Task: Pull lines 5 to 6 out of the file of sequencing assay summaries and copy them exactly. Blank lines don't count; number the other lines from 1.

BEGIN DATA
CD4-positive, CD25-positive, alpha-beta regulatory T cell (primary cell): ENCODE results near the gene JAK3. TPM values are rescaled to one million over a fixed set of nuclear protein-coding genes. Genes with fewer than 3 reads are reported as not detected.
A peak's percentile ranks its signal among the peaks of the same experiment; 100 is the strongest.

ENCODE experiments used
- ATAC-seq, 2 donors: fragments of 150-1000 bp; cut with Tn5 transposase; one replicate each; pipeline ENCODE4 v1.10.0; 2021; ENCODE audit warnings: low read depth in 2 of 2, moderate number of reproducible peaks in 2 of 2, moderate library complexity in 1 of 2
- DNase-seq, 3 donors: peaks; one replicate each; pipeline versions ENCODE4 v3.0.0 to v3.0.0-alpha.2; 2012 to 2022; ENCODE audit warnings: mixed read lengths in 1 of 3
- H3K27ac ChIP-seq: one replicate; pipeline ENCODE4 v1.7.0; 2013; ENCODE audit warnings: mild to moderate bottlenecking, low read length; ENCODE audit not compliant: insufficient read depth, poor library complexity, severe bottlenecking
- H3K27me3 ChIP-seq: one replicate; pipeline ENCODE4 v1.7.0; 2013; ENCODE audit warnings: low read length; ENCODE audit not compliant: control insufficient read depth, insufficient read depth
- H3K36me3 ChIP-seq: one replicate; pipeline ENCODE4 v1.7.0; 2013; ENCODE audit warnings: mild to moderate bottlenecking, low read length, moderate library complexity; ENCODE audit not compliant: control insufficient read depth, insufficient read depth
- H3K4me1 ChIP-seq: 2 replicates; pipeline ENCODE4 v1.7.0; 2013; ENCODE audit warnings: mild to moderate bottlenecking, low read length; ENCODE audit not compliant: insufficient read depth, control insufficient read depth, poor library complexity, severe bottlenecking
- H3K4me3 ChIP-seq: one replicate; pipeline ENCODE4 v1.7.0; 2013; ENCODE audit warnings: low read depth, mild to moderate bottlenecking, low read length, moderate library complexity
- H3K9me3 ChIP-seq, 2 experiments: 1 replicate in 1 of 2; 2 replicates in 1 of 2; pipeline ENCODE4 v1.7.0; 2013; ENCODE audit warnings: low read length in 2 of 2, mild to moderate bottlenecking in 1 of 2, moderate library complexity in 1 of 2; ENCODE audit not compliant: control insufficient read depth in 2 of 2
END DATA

- DNase-seq, 3 donors: peaks; one replicate each; pipeline versions ENCODE4 v3.0.0 to v3.0.0-alpha.2; 2012 to 2022; ENCODE audit warnings: mixed read lengths in 1 of 3
- H3K27ac ChIP-seq: one replicate; pipeline ENCODE4 v1.7.0; 2013; ENCODE audit warnings: mild to moderate bottlenecking, low read length; ENCODE audit not compliant: insufficient read depth, poor library complexity, severe bottlenecking